Coordinates. WIS, Semester B, Sundays, 16:00-17:45 (with a break), Room 261.
Homework assignments will be posted here soon after every lecture, and are due next lecture. The assignments consist of solutions of an exercises component and a (bonus) proofreading component. It is not mandatory to solve all exercises in each assignment.
The proofreading component will add at most 5% to the final grade, and will be graded separately. It includes reading the relevant material and suggesting corrections of typographic, grammatical, and mathematical errors as well as suggestions for improvements (if applicable). (Particularly helpful students would be acknowledged at the end of this page.)
The assignments will be checked as follows:
First lecture's assignment.
Graders: Neta Atzmon and Gil Goffer.
Second lecture's assignment. There are two options for this assignment:
Update:
This option is half-closed: Alexander Shamov proved that Theorem 2.1 (Full Compactness)
is equivalent to the theorem that every filter extends to an ultrafilter (UFT).
(Details available here.)
This is a (weaker) form of the Axiom of Choice.
The new version of the book presents, instead of the original proof, a proof that is quite elementary
modulo knowing what are ordinal and cardinal numbers. I think this practically closes the challenge, even
if not in an optimal manner.
Disclaimer: This discussion is completely off the main course of our course. Do not worry if you do not know what
I am talking about. Future challenges (usually also off the main course) may touch other fields of mathematics and
could equally be ignored at your will.
Graders: Lubna Abu-Rmaileh and Aviv Eshed.
Third lecture's assignment. There are two options for this assignment:
Graders: Myriam Goor and Jonathan Rosenskii.
Fourth lecture's assignment.
Due: Wednesday, 23.4, 12:00, in my mailbox.
Graders: Ayelet Gottlieb and Anna Hoffmann.
Fifth lecture's assignment.
Challenge 2: Often, more general theorems are easier to prove. The reason is that by abstracting out unnecessary properties, our attention is focused on the relevant ones. Could it be that the following general Finite Products Theorem proved in Chapter 4 has a digestible elementary proof?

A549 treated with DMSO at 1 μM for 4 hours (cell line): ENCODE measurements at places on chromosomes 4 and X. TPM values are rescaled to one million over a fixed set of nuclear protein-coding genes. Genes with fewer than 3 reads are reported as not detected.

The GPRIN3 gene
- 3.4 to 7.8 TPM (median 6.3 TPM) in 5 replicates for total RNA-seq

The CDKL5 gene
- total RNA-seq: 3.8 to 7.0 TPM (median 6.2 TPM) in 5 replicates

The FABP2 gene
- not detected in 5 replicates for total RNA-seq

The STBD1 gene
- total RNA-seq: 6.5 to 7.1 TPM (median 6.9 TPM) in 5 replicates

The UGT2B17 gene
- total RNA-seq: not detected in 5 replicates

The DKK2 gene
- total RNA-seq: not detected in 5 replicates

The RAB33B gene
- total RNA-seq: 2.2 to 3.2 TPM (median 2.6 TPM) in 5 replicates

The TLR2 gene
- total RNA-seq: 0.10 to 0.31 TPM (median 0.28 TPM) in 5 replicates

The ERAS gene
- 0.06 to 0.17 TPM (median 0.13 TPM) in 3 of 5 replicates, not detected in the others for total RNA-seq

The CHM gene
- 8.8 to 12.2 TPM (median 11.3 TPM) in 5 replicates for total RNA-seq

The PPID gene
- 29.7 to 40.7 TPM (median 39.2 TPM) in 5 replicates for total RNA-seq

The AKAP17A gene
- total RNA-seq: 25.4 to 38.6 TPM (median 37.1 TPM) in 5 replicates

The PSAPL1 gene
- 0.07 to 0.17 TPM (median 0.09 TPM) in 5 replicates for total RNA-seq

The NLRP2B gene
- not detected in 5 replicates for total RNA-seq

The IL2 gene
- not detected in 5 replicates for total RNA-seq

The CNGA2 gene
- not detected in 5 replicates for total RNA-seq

Theorem. For each moving semigroup S, every finite coloring of S has a monochromatic FP set.
The challenge is to discover such a proof. It may be a very hard challenge, or it may lead to a more general
(than just containing a moving semigroup) assumption that may, in turn, lead to a relatively simple elementary proof.
It would probably be a noteworthy (and definitely publishable--unless this was solved already)
achievment to solve this challenge. You may wish to consult Baumgartner's elementary proof of Hindman's Theorem
for inspiration, and do some web search first.
Update: It may be better to assume, instead of "moving", that there are elements
a_{1}, a_{2},... in S such that the intersection of all sets
FP(a_{n}, a_{n+1},...) for all natural numbers n is empty. This assumption is more
general than assuming the semigroup contains a moving semigroup (subchallenge: find an elementary proof for
the last assertion).
Challenge 3: Find a characterization, in terms of properties of the semigroup S, of the property there is a nonprincipal idempotent in β(S)\S.
Update: Challenge 3 was solved by Neil Hindman and me. The solution will hopefully be added to the book at some point.
Challenge 3 is not completely defined, but both you and I are likely to recognize a good solution if you find one. The idea is to have something like the characterization "S is moving" for "beta(S)\S is a semigroup".